There is a woman who makes raising up children and being at-home seem the most gratifying and beautiful tasks in the whole world. I want to believe it is a noble task and I read her blog, if a bit unfaithfully. When I remember again, I go there and I seem to gorge on her simple, profound theological insights and humble, breathtaking photography. She reminded me today of Henri Nouwen’s words suggesting that:
“[t]he word patience means willingness to stay where we are and live out the situation out to the full in the belief that something hidden there will manifest itself to us.”
How can I be so frustrated and impatient in my circumstances?
If there was a sub-theme to my blog it would be that! If there was a lesson (and there have been so many) I feel I have been supposed to learn from the last decade of life at home it has been to believe that I am where God wants me. Also, that who I am is more important than what I am doing. For more than a year, I sought God’s will; I cried and prayed and wanted to know if I should quit my job. I sought insight from wise people. I asked myself in my heart of hearts what I should do and then finally made a decision. This is his desire for me right now until he clearly presents the next thing. (And I think he has, but that’s another post.)
I need to ask what is God manifesting today and be humbled by the knowledge of God’s sovereignty. But even as I do, I can celebrate all that I have learned. And continue to be a good mother, as best I can. (Now the best homemaker, not so much.)
What makes a good mother is a question all mothers ask ourselves. Only you can sort that out for yourself. Every circumstance, each child, individual women and men, make each experience of parenting different.
These are a few things I have learned along the way … about being a Good Mother. A good mother …
- Loves always and in everything. (I cling to 1 Corinthians 13.)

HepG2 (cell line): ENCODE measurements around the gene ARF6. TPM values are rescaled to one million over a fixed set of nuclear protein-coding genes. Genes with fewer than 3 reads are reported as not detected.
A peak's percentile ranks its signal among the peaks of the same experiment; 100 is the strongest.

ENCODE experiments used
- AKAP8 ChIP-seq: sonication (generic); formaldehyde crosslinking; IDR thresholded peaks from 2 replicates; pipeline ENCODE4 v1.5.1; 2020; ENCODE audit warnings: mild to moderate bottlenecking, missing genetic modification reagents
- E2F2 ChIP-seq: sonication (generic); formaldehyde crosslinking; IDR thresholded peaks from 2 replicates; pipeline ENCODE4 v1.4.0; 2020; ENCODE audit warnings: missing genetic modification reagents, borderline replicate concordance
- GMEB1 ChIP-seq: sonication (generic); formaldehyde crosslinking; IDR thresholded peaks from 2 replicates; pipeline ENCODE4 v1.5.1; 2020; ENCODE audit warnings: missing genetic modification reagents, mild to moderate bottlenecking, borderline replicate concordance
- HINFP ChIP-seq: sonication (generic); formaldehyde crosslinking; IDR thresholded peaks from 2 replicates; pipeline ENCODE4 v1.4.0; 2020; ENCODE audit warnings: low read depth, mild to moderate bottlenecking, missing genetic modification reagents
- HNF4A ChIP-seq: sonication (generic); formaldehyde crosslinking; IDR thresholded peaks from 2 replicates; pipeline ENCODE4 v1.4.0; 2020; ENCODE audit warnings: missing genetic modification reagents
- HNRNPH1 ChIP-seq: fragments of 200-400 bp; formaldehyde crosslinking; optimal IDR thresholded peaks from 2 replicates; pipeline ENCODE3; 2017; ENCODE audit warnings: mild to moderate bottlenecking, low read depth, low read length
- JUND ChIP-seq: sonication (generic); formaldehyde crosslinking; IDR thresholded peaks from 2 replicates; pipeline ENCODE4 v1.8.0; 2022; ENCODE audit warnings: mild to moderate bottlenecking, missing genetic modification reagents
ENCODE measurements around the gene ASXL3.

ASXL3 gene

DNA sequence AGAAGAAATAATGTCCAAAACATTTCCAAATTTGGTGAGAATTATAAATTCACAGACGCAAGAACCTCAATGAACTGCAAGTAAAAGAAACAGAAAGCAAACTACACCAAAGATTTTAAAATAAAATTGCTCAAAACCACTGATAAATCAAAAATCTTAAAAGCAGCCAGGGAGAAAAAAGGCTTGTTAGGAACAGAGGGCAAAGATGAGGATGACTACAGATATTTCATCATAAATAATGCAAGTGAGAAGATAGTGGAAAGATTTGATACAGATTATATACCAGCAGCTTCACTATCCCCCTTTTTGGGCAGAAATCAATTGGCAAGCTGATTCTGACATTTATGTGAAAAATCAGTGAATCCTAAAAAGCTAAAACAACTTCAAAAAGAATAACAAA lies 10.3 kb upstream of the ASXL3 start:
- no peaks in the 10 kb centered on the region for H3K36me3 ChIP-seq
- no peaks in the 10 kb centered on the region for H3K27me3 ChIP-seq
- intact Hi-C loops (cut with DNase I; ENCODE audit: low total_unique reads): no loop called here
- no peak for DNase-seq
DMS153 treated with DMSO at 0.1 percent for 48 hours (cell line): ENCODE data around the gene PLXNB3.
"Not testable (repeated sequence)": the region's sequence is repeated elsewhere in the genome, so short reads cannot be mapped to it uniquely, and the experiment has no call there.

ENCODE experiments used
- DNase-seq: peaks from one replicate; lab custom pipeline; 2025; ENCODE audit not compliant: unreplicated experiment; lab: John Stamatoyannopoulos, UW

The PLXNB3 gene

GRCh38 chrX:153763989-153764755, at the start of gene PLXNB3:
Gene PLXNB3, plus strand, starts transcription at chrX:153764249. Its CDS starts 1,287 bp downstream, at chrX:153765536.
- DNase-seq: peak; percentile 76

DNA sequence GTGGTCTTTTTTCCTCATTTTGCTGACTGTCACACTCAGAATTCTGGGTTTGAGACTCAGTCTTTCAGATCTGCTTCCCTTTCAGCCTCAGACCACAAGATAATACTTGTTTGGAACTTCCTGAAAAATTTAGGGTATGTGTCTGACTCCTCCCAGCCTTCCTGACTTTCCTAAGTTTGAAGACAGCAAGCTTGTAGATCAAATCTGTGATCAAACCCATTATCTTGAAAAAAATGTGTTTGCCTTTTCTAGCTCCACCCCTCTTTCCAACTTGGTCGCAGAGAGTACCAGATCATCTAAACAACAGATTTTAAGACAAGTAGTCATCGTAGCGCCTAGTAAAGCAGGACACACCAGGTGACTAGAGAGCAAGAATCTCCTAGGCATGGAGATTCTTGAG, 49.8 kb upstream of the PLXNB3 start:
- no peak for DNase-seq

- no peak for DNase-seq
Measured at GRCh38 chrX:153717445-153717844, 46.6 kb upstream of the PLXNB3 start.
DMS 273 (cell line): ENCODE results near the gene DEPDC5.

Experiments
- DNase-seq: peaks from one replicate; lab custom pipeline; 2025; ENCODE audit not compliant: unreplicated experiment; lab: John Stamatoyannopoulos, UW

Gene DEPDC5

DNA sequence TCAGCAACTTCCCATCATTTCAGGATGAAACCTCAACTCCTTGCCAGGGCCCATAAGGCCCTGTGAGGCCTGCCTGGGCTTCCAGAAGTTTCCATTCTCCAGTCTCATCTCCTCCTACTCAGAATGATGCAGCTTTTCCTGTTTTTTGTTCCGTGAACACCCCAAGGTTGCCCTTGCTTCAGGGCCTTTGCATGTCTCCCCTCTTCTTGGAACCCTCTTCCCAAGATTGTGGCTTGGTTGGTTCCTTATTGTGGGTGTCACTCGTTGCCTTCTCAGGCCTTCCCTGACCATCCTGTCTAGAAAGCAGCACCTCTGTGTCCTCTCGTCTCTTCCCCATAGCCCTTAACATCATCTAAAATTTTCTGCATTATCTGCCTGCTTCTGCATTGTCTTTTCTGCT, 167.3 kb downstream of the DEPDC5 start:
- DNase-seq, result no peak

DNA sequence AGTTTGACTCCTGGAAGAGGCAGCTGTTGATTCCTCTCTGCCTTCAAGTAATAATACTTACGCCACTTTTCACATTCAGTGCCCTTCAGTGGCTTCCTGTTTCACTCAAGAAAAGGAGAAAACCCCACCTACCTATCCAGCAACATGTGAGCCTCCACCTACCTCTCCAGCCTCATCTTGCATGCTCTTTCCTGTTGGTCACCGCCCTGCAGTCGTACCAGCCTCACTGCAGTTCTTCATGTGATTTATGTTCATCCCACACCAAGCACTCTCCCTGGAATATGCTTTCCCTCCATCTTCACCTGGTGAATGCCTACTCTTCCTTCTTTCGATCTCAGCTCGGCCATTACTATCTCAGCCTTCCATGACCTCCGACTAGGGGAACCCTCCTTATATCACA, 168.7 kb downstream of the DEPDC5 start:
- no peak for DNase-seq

- Tells her children often and in specific ways how they are unique.
- Thinks before she speaks and if necessary gives herself a time out. (I have been told it takes ten positive remarks to “do away” with one negative comment. Teachers should also realize this.)
- Admits when she is wrong. Just do it. The #1 best thing you could do for your kids.
- Is accountable to others in her parenting. I laugh because when heat of summer comes along and the windows are thrown open, the neighbors can hear you yelling at your kids. That’s accountability.
- Should be less lazy in keeping kids accountable to their commitments. (I’m preaching to myself here.)
- Speaks biblical truth into her kids lives. We are all theologians.
- Forgives herself for being imperfect.
- Forgives her kids for being imperfect little beings.
- Lets her kids see her affection for her spouse. (I am not a touchy-feely type, but it’s no matter. My husband and my kids need me to hug my husband more often!)
- Has her own goals. (Woops. But this is important and I’ll have to put aside a whole blog post to it sometime soon. You cannot set aside all of your personal goals for your kids. Think of your intellectual and career needs.)
- And from Ann, “even when you sin and fall, cling to grace.” And I would add, let your kids see it.
What are you learning? Who are you learning from? Who inspires you today?
And thank you Ann. Below is a link to her blog.